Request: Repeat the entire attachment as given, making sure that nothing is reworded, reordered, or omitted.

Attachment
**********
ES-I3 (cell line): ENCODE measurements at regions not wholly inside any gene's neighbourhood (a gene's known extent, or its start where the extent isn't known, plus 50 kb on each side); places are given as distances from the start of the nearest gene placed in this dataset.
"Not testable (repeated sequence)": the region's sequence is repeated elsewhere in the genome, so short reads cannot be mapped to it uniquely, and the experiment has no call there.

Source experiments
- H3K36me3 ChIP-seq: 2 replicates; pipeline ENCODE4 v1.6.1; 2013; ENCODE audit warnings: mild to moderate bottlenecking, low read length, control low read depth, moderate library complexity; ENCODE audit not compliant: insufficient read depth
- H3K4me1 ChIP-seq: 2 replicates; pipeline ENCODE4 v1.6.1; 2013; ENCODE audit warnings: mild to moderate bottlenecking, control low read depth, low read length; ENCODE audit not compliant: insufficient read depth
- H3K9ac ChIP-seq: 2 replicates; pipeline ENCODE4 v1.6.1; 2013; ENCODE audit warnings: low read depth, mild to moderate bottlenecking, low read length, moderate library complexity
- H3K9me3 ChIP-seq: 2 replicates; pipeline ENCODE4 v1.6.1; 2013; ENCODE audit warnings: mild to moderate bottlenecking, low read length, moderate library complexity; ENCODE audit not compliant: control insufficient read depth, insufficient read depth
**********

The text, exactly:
ES-I3 (cell line): ENCODE measurements at regions not wholly inside any gene's neighbourhood (a gene's known extent, or its start where the extent isn't known, plus 50 kb on each side); places are given as distances from the start of the nearest gene placed in this dataset.
"Not testable (repeated sequence)": the region's sequence is repeated elsewhere in the genome, so short reads cannot be mapped to it uniquely, and the experiment has no call there.

Source experiments
- H3K36me3 ChIP-seq: 2 replicates; pipeline ENCODE4 v1.6.1; 2013; ENCODE audit warnings: mild to moderate bottlenecking, low read length, control low read depth, moderate library complexity; ENCODE audit not compliant: insufficient read depth
- H3K4me1 ChIP-seq: 2 replicates; pipeline ENCODE4 v1.6.1; 2013; ENCODE audit warnings: mild to moderate bottlenecking, control low read depth, low read length; ENCODE audit not compliant: insufficient read depth
- H3K9ac ChIP-seq: 2 replicates; pipeline ENCODE4 v1.6.1; 2013; ENCODE audit warnings: low read depth, mild to moderate bottlenecking, low read length, moderate library complexity
- H3K9me3 ChIP-seq: 2 replicates; pipeline ENCODE4 v1.6.1; 2013; ENCODE audit warnings: mild to moderate bottlenecking, low read length, moderate library complexity; ENCODE audit not compliant: control insufficient read depth, insufficient read depth